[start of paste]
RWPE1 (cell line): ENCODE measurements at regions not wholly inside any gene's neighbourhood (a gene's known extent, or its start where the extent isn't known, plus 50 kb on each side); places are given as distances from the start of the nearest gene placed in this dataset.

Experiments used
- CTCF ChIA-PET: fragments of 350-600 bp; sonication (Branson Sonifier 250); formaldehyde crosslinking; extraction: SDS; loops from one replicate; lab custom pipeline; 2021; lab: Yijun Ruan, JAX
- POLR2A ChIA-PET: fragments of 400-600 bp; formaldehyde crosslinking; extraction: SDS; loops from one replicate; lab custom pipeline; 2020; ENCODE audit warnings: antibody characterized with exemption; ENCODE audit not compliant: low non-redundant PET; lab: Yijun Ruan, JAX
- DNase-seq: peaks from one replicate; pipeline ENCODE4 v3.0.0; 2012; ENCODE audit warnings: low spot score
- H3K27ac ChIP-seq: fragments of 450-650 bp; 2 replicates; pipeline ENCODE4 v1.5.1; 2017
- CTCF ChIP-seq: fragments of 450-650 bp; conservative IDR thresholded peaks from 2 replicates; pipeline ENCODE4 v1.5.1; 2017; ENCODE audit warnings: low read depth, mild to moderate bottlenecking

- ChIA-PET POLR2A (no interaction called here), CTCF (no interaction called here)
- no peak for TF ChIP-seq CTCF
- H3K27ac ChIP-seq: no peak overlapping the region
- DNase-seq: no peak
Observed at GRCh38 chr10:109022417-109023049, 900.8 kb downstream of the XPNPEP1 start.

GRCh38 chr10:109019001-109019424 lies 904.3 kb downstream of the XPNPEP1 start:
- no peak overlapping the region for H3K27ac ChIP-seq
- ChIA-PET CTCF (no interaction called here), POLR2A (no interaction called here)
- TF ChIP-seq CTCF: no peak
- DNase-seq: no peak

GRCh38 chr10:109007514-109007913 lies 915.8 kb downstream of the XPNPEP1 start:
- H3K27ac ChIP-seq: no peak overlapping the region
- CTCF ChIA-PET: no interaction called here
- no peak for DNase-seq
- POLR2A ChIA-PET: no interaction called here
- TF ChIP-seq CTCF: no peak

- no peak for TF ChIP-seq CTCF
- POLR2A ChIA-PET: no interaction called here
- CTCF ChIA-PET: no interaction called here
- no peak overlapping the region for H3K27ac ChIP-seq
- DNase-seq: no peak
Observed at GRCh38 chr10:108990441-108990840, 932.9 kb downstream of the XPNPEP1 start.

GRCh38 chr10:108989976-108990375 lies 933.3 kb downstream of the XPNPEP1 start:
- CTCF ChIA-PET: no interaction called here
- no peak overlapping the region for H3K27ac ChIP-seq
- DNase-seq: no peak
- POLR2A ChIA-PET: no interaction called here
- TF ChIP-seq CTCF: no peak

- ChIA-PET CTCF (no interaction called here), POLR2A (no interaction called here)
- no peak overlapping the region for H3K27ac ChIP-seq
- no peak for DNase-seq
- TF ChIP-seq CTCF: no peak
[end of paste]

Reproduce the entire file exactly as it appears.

RWPE1 (cell line): ENCODE measurements at regions not wholly inside any gene's neighbourhood (a gene's known extent, or its start where the extent isn't known, plus 50 kb on each side); places are given as distances from the start of the nearest gene placed in this dataset.

Experiments used
- CTCF ChIA-PET: fragments of 350-600 bp; sonication (Branson Sonifier 250); formaldehyde crosslinking; extraction: SDS; loops from one replicate; lab custom pipeline; 2021; lab: Yijun Ruan, JAX
- POLR2A ChIA-PET: fragments of 400-600 bp; formaldehyde crosslinking; extraction: SDS; loops from one replicate; lab custom pipeline; 2020; ENCODE audit warnings: antibody characterized with exemption; ENCODE audit not compliant: low non-redundant PET; lab: Yijun Ruan, JAX
- DNase-seq: peaks from one replicate; pipeline ENCODE4 v3.0.0; 2012; ENCODE audit warnings: low spot score
- H3K27ac ChIP-seq: fragments of 450-650 bp; 2 replicates; pipeline ENCODE4 v1.5.1; 2017
- CTCF ChIP-seq: fragments of 450-650 bp; conservative IDR thresholded peaks from 2 replicates; pipeline ENCODE4 v1.5.1; 2017; ENCODE audit warnings: low read depth, mild to moderate bottlenecking

- ChIA-PET POLR2A (no interaction called here), CTCF (no interaction called here)
- no peak for TF ChIP-seq CTCF
- H3K27ac ChIP-seq: no peak overlapping the region
- DNase-seq: no peak
Observed at GRCh38 chr10:109022417-109023049, 900.8 kb downstream of the XPNPEP1 start.

GRCh38 chr10:109019001-109019424 lies 904.3 kb downstream of the XPNPEP1 start:
- no peak overlapping the region for H3K27ac ChIP-seq
- ChIA-PET CTCF (no interaction called here), POLR2A (no interaction called here)
- TF ChIP-seq CTCF: no peak
- DNase-seq: no peak

GRCh38 chr10:109007514-109007913 lies 915.8 kb downstream of the XPNPEP1 start:
- H3K27ac ChIP-seq: no peak overlapping the region
- CTCF ChIA-PET: no interaction called here
- no peak for DNase-seq
- POLR2A ChIA-PET: no interaction called here
- TF ChIP-seq CTCF: no peak

- no peak for TF ChIP-seq CTCF
- POLR2A ChIA-PET: no interaction called here
- CTCF ChIA-PET: no interaction called here
- no peak overlapping the region for H3K27ac ChIP-seq
- DNase-seq: no peak
Observed at GRCh38 chr10:108990441-108990840, 932.9 kb downstream of the XPNPEP1 start.

GRCh38 chr10:108989976-108990375 lies 933.3 kb downstream of the XPNPEP1 start:
- CTCF ChIA-PET: no interaction called here
- no peak overlapping the region for H3K27ac ChIP-seq
- DNase-seq: no peak
- POLR2A ChIA-PET: no interaction called here
- TF ChIP-seq CTCF: no peak

- ChIA-PET CTCF (no interaction called here), POLR2A (no interaction called here)
- no peak overlapping the region for H3K27ac ChIP-seq
- no peak for DNase-seq
- TF ChIP-seq CTCF: no peak